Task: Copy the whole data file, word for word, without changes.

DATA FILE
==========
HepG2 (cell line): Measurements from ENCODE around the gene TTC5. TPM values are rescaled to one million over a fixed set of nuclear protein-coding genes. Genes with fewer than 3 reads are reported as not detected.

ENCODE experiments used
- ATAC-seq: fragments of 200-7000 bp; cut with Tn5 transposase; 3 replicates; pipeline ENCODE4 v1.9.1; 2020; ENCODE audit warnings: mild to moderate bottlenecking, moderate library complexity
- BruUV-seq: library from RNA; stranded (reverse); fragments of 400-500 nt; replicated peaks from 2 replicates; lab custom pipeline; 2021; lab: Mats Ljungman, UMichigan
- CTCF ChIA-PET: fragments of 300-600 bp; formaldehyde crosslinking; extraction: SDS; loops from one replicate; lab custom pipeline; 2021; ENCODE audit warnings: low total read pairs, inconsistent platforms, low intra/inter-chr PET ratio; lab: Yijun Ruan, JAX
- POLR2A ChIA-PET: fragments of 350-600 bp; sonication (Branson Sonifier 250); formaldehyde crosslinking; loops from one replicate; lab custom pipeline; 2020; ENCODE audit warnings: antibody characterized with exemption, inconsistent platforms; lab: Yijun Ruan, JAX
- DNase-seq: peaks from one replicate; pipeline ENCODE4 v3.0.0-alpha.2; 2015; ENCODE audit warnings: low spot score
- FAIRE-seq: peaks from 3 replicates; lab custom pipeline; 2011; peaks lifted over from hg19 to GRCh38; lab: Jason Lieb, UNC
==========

HepG2 (cell line): Measurements from ENCODE around the gene TTC5. TPM values are rescaled to one million over a fixed set of nuclear protein-coding genes. Genes with fewer than 3 reads are reported as not detected.

ENCODE experiments used
- ATAC-seq: fragments of 200-7000 bp; cut with Tn5 transposase; 3 replicates; pipeline ENCODE4 v1.9.1; 2020; ENCODE audit warnings: mild to moderate bottlenecking, moderate library complexity
- BruUV-seq: library from RNA; stranded (reverse); fragments of 400-500 nt; replicated peaks from 2 replicates; lab custom pipeline; 2021; lab: Mats Ljungman, UMichigan
- CTCF ChIA-PET: fragments of 300-600 bp; formaldehyde crosslinking; extraction: SDS; loops from one replicate; lab custom pipeline; 2021; ENCODE audit warnings: low total read pairs, inconsistent platforms, low intra/inter-chr PET ratio; lab: Yijun Ruan, JAX
- POLR2A ChIA-PET: fragments of 350-600 bp; sonication (Branson Sonifier 250); formaldehyde crosslinking; loops from one replicate; lab custom pipeline; 2020; ENCODE audit warnings: antibody characterized with exemption, inconsistent platforms; lab: Yijun Ruan, JAX
- DNase-seq: peaks from one replicate; pipeline ENCODE4 v3.0.0-alpha.2; 2015; ENCODE audit warnings: low spot score
- FAIRE-seq: peaks from 3 replicates; lab custom pipeline; 2011; peaks lifted over from hg19 to GRCh38; lab: Jason Lieb, UNC